The NFL Draft and Grace

The Draft Puts Our Shallow Desire to Judge in Full Celebration.


I do not know how to speak French. Or bake bread. Opera and Hip-Hop are completely alien to me. But I know football. At least the American version. It was central in my life 50 years ago when I played, 40 years ago when I coached, and a decade ago when a son devoted his life to this violent, sacrificial obsession. In ways I cannot explain, the acts of players on the field register to a knowledge base in my brain that allows for instant projection and unthinking understanding.

That is the reason that I know that the NFL Draft is absurdly distorted.

The NFL Draft has been a media blitz this year — after the pandemic dropped its 2020 TV ratings. The draftees are turned into commodities to promote The Show. They are humans, not things to be used or rejected. But in this made-for-TV event of radical judgments, the theater of it all would be comical if it weren’t so sad.

There is little humanity beyond the packaged profiles of the anointed, alongside endless projections of value and inabilities. Numbers are assigned to players that are meant to convey value. How fast can they run 40 yards? How wide is their wingspan? How large are their hands? The NFL hopefuls are poked and prodded, endlessly scrutinized, until there is nothing left but the judgment of the professionals. Their humanity reduced to numbers on a value chart, draftees await their day of reckoning with anxious hope.

We are fully flawed — like almost any NFL draft candidate. A 4.4-second 40-yard dash is not as good as a 4.3. A height of 5 feet, 10 inches is not as good as 6 feet 2 inches (if you are not a running back, that is). Great strength may have short arms. A deep ball passing threat may have limited mobility. Each judgment reveals both flaws and gifts. The Draft puts our shallow desire to judge in full celebration. The menu of the worthy and the failed becomes a tapestry of judgments and prejudices in each player.

We do that kind of judging every day, for everyone we meet, because it is just easier to label, dismiss, and move on. The NFL Draft is just the loudest, most institutionalized way of imposing judgment on humans that I can think of.

I judge myself that way, everyday, too. It is as easy to see failure in unmet expectations, flaws in incapacities, or anger in impatience — just like the bench reps of those NFL draftees. But when I see football, I also see the missed tackle, or block, or interception. I see the world around the failure, not just the failure. What talent evaluators call “intangibles” are usually the substance of what makes an NFL player great. They cannot be measured or quantified, so they elude the judgments of scouts and executives alike.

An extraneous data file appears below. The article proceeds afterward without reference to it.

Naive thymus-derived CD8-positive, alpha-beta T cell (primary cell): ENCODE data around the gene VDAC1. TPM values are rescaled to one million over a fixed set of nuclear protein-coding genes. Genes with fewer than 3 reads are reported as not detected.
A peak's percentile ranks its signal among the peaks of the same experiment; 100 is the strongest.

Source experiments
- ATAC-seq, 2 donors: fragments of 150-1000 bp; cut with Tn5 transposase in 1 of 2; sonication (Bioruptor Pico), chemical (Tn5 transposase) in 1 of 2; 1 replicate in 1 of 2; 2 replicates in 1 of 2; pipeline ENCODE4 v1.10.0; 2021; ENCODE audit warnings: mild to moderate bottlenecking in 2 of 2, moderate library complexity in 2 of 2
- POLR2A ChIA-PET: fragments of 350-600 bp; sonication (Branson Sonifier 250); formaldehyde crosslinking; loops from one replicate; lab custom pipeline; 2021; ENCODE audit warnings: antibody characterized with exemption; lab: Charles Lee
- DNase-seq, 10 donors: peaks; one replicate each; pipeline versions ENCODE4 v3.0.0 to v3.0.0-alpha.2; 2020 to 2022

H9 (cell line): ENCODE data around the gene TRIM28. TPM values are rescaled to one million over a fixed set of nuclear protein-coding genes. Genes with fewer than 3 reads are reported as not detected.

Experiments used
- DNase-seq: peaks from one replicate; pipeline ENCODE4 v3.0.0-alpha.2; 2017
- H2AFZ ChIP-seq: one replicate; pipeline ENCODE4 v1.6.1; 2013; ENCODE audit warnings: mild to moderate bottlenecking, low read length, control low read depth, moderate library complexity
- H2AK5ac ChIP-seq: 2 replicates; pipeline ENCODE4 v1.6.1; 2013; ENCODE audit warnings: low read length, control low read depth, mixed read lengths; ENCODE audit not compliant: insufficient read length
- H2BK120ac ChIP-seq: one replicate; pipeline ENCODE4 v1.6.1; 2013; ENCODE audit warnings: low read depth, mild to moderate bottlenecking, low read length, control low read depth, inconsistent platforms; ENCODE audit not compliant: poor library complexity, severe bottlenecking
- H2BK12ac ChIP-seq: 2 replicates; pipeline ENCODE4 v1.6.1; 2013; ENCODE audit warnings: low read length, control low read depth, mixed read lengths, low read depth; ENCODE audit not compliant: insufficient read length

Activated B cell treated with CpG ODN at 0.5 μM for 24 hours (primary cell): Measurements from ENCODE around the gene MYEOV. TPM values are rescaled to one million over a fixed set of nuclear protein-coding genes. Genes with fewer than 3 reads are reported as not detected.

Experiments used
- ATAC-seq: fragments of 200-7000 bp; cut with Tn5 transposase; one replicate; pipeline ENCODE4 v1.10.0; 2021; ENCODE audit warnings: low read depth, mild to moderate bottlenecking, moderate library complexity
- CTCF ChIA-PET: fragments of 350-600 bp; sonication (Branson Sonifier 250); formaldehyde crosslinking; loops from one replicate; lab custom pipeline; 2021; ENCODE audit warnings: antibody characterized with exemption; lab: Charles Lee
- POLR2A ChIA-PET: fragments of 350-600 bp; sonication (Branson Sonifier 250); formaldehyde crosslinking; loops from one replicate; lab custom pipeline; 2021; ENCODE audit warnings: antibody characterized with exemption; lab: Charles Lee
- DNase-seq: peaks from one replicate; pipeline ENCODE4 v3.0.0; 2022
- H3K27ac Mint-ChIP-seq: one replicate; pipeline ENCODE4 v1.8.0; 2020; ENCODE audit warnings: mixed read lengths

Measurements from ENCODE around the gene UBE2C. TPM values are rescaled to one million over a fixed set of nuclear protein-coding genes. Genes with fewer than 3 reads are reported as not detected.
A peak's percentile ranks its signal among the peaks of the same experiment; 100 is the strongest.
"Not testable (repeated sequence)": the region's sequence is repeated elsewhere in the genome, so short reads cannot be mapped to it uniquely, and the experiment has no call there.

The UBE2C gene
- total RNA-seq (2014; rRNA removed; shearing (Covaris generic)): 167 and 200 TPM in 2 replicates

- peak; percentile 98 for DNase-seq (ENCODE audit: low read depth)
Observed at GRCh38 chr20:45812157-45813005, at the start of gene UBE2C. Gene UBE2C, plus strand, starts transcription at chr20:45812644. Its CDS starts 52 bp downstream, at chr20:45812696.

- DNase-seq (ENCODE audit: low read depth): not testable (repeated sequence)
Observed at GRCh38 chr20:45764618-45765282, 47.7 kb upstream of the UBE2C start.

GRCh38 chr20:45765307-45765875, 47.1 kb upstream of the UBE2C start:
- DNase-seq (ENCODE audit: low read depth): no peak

The national bright lights, imagery, and endless words that focus only on the measurables of a player turn lifetimes into cogs and sprockets that conform to the business of the NFL Machine.

Something that I have been given understands worth beyond performance. I think God sees me, and you, with the eyes of understanding, not judgment. The intangibles of our lives are those things we are by grace, but do not possess. Everything we have or do has been given to us. Despite the grace of God’s understanding, we do not believe it: each of us knows the fear of failing to live our hopes because our hopes always exceed our faith.

The hype and screaming of the National Football League is the very worst of humanity. Soundbites trivialize lifetimes. Talking heads virtually yell postulations, predictions, and judgements. How different is that from any of our dismissals of the inconvenient, useless, and unnecessary that we deal with every day? I think I can simply judge and move on because I do not have a clue about who I am dealing with beyond the necessary skills and threats each person might offer. The NFL Draft Machine is but a microcosm of how we live.

I don’t care much about the TV show of the NFL. But I deeply love football. My odd intimacy with football means that each player is a human, surrounded by humans, not stats. I wish I could carry that through for how I view all the rest of us, including myself. But the ease of assumption, of judgment or dismissal, isn’t limited to the NFL Draft. That is why I pray.

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